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If you have a finitely generated group given by a presentation, is there a good method to determine a presentation for a subgroup generated by some subset of the generators given in the presentation? Specifically: I have found a presentation for the group $GL_2(\mathbb{Z})$, which is $$\bigl\langle R,T,X\;\bigm|\; X^2=T^2=(XT)^4=(RT)^3=(RTX)^3=(RXT)^3=1\bigr\rangle,$$ with the matrices given by $$R=\left(\begin{array}{cc} 0 & 1\\1 & 1\end{array}\right),\space T=\left(\begin{array}{cc} 1 & 0\\0 & -1\end{array}\right),\space X=\left(\begin{array}{cc} 0 & 1\\1 & 0\end{array}\right)$$ Can one easily find a presentation for the subgroup generated by R and T?

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Yes. Look up the Reidemeister-Schreier rewriting process, which can be found in Magnus, Karrass and Solitar "Combinatorial Group Theory". There is a geometric alternative, which is easier, but I forget its name. If your subgroup has finite index, then it too will be finitely presented (assuming the first group is). Otherwise, anything can happen (well, within reason...)! –  user1729 Aug 23 '11 at 18:20
    
I like to think of Reidemeister-Schreier as obtained by finding a 2-dimensional CW-complex whose fundamental group is the "big" group, then you find the covering space corresponding to the subgroup you're interested in, lift the CW-structure and compute its fundamental group. –  Ryan Budney Aug 24 '11 at 3:20
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2 Answers 2

It would help if you got the presentation right! The final two relations should presumably be $(RTX)^2=(RXT)^2=1$. Using the modified presentation, an easy computer calculation in GAP or Magma shows that $\langle R,T \rangle$ has index 4 in $G$, and it is a free product of cyclic groups of orders 2 and 3, with defining relations $T^2 = (RT)^3=1$.

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Sorry for the comment with little explanation yesterday - my dinner was about to be on the table!

I decided it would be useful to work through the Reidemeister-Schreier rewriting process. So here it is!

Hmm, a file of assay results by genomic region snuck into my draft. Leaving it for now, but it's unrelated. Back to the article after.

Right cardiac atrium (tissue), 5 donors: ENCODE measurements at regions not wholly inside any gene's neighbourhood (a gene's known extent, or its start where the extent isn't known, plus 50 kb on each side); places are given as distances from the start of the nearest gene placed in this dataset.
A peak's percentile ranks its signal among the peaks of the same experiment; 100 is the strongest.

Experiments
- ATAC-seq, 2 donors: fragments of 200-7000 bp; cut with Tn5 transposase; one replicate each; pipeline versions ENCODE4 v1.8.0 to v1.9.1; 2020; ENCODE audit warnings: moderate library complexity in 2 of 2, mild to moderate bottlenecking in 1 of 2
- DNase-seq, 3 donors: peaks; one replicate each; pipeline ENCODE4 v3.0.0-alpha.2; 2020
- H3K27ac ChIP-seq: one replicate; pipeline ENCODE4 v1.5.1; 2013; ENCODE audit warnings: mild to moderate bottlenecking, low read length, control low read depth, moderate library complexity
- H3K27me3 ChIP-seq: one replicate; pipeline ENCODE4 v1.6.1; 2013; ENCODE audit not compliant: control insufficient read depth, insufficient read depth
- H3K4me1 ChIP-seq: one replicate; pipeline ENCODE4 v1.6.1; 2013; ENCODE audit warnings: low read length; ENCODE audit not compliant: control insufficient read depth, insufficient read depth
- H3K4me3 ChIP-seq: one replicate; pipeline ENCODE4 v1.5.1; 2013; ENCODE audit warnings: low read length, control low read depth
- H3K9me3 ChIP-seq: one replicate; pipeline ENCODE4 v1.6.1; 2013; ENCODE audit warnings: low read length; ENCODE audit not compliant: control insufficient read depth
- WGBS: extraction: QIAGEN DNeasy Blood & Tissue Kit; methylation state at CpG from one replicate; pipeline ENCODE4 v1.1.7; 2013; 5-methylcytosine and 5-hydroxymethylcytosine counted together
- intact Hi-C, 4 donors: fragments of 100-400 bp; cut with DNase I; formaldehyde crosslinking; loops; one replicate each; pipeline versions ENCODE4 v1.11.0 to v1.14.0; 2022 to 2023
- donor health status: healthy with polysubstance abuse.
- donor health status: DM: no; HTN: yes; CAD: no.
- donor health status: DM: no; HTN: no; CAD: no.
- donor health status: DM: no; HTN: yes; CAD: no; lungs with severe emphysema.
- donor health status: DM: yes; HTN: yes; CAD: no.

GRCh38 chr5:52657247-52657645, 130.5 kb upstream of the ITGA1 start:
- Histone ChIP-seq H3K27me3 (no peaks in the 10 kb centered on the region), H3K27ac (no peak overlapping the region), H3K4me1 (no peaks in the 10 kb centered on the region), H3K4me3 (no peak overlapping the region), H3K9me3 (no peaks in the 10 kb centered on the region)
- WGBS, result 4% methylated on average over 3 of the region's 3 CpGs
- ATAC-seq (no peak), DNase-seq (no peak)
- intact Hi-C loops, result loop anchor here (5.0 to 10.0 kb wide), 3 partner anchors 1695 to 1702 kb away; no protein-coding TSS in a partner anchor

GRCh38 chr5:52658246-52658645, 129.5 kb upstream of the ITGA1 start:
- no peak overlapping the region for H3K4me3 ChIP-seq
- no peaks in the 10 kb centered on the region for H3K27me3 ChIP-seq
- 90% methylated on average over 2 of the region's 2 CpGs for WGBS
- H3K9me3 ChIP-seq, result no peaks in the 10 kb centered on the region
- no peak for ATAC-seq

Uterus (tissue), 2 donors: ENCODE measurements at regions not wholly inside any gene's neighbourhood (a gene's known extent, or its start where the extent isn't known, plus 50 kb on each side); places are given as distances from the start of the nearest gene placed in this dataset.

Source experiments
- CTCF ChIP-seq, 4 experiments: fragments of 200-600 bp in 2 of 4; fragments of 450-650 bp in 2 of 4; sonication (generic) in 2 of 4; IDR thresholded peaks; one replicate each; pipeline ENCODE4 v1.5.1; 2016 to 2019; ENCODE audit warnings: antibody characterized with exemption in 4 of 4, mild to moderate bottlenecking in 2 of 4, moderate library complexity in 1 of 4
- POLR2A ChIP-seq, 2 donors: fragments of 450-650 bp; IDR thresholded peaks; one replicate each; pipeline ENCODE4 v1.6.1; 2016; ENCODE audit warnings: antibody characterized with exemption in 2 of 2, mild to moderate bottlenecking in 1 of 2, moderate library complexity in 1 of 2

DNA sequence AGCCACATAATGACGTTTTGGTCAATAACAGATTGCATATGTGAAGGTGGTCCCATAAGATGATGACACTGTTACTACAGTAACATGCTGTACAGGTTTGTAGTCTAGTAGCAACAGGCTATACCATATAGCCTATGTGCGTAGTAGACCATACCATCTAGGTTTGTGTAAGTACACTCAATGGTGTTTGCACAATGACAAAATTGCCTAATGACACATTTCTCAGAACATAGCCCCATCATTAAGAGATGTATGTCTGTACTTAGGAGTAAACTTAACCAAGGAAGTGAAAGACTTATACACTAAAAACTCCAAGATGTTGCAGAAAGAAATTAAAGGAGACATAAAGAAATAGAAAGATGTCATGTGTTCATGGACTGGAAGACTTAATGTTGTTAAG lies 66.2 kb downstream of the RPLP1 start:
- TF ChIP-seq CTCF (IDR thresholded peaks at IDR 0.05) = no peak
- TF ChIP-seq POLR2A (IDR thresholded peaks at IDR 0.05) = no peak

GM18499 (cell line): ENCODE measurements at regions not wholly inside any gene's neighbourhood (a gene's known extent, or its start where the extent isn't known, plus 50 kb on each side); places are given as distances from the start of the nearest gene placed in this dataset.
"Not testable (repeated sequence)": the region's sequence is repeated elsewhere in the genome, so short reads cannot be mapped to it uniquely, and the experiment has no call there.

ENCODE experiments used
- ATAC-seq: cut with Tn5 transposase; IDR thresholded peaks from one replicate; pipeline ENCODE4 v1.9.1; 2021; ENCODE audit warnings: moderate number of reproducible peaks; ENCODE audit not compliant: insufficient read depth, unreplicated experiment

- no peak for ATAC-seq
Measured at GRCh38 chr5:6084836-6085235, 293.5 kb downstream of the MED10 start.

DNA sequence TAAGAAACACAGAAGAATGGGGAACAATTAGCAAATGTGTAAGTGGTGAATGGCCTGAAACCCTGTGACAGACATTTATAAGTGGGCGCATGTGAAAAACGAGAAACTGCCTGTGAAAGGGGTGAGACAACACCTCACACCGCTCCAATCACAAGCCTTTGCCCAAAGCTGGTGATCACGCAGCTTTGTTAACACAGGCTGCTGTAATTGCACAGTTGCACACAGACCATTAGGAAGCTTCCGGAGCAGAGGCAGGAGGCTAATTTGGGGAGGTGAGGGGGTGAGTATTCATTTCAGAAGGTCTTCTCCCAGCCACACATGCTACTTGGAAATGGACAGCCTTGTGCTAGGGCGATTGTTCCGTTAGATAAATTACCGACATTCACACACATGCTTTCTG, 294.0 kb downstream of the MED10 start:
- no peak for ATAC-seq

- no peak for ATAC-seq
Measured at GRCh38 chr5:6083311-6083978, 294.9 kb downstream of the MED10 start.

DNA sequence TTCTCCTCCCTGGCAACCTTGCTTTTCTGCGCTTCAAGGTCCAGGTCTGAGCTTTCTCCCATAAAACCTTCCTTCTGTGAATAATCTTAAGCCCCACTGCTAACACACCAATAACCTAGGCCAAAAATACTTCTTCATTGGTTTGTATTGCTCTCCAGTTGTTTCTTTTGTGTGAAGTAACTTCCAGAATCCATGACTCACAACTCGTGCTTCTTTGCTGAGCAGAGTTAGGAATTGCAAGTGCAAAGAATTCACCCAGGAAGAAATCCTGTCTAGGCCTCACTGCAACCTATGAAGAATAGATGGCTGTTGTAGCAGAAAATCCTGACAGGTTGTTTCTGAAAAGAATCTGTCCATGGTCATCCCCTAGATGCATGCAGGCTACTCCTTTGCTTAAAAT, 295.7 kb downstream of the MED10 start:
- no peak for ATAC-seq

So, we know that your subgroup has index 4, because of what Derek Holt has said. However, this is not too difficult to do by hand - you just end up with your (right) cosets being,

$H$, $Hx$, $Hxt$ and $Hxtx$.

(I've un-capitalised the matrices and have called the subgroup we want to find the presentation for $H$). Because your group has finite index it will have a finite presentation.

Note: finding the cosets is the annoying bit. If your subgroup is normal, however, then it is dead easy!

So basically you now want to do what Ryan Budney said. That is, draw your four cosets in a square (0-cells) and draw the lines where each generator sends each coset (1-cells). Index the generators by the cosets they leave from (so, for example, $x_{Hxtx}$ takes $Hxtx$ to $Hxt$). You should have $4$ lines labelled by an $x_i$, $4$ by a $t_i$ and $4$ by an $r_i$. (I apologise for not drawing a picture - I have no idea how to on here!)

Then add in your 2-cells. Basically, start at each of the four cosets and trace out where your original defining relations take each coset. Write down these paths (they should all be loops).

Your new group is the fundamental group of this 2-complex. So, your generators are the 0-cells, relations the 2-cells, and then take a collapsing tree.

Writing $x_0$ for $x_{H}$, $x_1$ for $x_{Hx}$, $x_2$ for $x_{Hxt}$ and $x_3$ for $x_{Hxtx}$ I got the following 2-cells,

$x_0x_1$, $x_2x_3$, $t_0^2$, $t_1t_2$, $t_3^2$, $x_0t_1x_2t_3x_3t_2x_1t_0$, $x_1t_0x_0t_1x_2t_3x_3t_2$, $x_2t_3x_3t_2x_1t_0x_0t_1$, $x_3t_2x_1t_0x_0t_1x_2t_3$, $(r_0t_0)^3$, $(r_1t_2)^3$, $(r_2t_1)^3$, $(r_3t_3)^3$, $r_0t_0r_1t_2x_1$, $r_2t_1x_2r_3t_3x_3$, $r_0x_0t_1r_2x_1t_0$, $r_1x_2t_3r_3x_3t_2$, $r_2x_1t_0r_0x_0t_1$, $r_3x_3t_2r_1x_2t_3$

and $x_0$, $t_1$, $x_2$ looks like a nice candidate for a collapsing tree.

Thus, we have the presentation,

$\langle x_1, x_3, r_0, r_1, r_2, r_3, t_0, t_2, t_3;$

$x_1, x_3, t_0^2, t_2, t_3^2, t_3x_3t_2x_1t_0, x_1t_0t_3x_3t_2, t_3x_3t_2x_1t_0, x_3t_2x_1t_0t_3, (r_0t_0)^3, (r_1t_2)^3, r_2^3, (r_3t_3)^3,$

$r_0t_0r_1t_2x_1, r_2r_3t_3x_3, r_0r_2x_1t_0, r_1t_3r_3x_3t_2, r_2x_1t_0r_0, r_3x_3t_2r_1t_3\rangle$

Noting that $x_1$, $x_3$ and $t_2$ are all trivial, and eliminating the appropriate elements (which takes quite a few steps) we get

$\langle r_0, r_3; (r_3r_0r_3)^2, (r_0r_3)^3\rangle$

which, applying the appropriate Tietze transformations, becomes

$\langle s, t; t^2, (rt)^3\rangle$

which is (thankfully - you have no idea how long this post took!) the same as Derek Holt's answer.

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